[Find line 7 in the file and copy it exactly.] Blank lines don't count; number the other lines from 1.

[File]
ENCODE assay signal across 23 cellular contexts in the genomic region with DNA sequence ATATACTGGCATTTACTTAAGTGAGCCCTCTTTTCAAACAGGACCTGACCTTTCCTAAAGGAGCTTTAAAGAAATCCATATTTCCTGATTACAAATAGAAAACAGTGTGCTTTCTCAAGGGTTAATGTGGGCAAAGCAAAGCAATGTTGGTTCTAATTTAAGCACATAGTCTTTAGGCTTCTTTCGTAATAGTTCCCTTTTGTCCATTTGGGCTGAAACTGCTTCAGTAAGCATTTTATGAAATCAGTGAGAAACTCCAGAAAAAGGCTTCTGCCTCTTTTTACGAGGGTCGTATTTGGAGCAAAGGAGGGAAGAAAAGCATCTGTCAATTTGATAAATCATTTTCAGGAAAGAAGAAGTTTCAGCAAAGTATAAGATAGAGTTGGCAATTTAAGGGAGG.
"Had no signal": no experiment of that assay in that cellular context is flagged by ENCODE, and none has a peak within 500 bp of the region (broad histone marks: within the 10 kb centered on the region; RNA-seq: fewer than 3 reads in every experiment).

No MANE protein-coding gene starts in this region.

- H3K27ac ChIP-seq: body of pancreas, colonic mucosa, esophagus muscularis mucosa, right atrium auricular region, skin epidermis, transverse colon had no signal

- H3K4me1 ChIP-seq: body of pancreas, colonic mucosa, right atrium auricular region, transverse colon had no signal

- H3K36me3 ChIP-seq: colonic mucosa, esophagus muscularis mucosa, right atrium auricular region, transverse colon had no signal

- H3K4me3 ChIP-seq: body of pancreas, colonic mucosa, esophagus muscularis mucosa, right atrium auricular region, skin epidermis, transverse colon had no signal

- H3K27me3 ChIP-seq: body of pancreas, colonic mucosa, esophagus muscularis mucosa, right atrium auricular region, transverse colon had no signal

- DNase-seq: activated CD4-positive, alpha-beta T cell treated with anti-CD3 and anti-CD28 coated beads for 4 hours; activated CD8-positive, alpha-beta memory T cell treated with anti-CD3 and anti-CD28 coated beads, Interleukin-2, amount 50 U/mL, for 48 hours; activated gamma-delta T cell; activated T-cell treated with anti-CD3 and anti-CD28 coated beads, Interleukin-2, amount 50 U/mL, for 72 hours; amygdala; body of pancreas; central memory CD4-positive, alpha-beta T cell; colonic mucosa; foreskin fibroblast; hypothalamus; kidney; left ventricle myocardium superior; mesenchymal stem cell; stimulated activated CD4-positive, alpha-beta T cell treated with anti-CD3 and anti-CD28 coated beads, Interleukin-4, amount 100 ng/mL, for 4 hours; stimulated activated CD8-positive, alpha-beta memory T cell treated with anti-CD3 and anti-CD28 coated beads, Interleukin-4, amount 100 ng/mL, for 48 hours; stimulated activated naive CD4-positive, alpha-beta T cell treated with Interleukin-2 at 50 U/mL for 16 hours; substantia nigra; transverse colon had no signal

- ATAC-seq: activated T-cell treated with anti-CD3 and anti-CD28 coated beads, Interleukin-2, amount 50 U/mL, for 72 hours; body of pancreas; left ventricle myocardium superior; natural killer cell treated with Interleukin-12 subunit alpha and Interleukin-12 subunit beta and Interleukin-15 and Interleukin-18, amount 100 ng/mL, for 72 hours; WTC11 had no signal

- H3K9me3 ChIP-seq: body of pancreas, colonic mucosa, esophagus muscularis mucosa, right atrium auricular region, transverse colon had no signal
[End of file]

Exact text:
- H3K4me3 ChIP-seq: body of pancreas, colonic mucosa, esophagus muscularis mucosa, right atrium auricular region, skin epidermis, transverse colon had no signal